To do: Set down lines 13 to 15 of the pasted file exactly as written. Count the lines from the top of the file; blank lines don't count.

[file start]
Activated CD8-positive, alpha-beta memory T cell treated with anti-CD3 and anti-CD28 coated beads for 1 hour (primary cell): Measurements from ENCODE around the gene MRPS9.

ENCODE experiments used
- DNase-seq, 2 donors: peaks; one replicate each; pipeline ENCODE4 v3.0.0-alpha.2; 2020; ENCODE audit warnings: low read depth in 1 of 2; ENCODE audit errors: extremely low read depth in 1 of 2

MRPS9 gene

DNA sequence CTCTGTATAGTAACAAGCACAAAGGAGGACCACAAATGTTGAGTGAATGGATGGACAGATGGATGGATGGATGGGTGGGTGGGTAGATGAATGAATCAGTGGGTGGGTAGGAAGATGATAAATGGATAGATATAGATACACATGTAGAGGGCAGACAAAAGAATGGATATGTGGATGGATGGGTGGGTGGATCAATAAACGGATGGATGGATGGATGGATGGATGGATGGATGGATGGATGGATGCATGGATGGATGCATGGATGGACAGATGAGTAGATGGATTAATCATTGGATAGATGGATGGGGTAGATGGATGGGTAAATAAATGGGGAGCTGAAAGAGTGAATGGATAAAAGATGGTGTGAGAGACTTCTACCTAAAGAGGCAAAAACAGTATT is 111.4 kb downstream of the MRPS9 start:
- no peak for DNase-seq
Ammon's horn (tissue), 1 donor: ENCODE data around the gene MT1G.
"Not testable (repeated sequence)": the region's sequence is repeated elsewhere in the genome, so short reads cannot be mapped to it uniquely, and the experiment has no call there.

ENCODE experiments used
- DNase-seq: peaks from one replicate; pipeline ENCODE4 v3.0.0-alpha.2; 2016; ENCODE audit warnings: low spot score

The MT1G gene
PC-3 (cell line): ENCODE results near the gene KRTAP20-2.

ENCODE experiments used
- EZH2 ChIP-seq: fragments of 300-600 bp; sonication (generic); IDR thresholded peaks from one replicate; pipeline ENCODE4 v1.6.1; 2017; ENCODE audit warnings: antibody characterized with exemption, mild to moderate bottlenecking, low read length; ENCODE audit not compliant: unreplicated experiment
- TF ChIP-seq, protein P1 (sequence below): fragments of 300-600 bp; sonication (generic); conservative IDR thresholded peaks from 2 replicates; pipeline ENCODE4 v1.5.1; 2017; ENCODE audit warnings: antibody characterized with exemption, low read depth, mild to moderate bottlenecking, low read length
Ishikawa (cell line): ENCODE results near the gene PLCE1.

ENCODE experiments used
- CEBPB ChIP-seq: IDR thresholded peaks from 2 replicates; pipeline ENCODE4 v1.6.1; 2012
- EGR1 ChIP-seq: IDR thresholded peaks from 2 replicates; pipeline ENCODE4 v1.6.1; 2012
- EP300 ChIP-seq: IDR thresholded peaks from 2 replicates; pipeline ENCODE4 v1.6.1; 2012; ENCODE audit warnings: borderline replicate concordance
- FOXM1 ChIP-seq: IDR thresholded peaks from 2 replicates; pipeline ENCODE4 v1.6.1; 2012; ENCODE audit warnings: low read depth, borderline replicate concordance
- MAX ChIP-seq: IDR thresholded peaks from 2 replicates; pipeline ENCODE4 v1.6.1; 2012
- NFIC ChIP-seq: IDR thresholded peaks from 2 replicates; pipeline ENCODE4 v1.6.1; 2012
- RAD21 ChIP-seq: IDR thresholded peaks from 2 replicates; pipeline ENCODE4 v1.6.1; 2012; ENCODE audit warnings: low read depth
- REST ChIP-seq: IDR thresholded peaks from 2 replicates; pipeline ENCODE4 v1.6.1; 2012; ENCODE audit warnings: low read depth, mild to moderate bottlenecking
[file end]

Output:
ENCODE experiments used
- EZH2 ChIP-seq: fragments of 300-600 bp; sonication (generic); IDR thresholded peaks from one replicate; pipeline ENCODE4 v1.6.1; 2017; ENCODE audit warnings: antibody characterized with exemption, mild to moderate bottlenecking, low read length; ENCODE audit not compliant: unreplicated experiment
- TF ChIP-seq, protein P1 (sequence below): fragments of 300-600 bp; sonication (generic); conservative IDR thresholded peaks from 2 replicates; pipeline ENCODE4 v1.5.1; 2017; ENCODE audit warnings: antibody characterized with exemption, low read depth, mild to moderate bottlenecking, low read length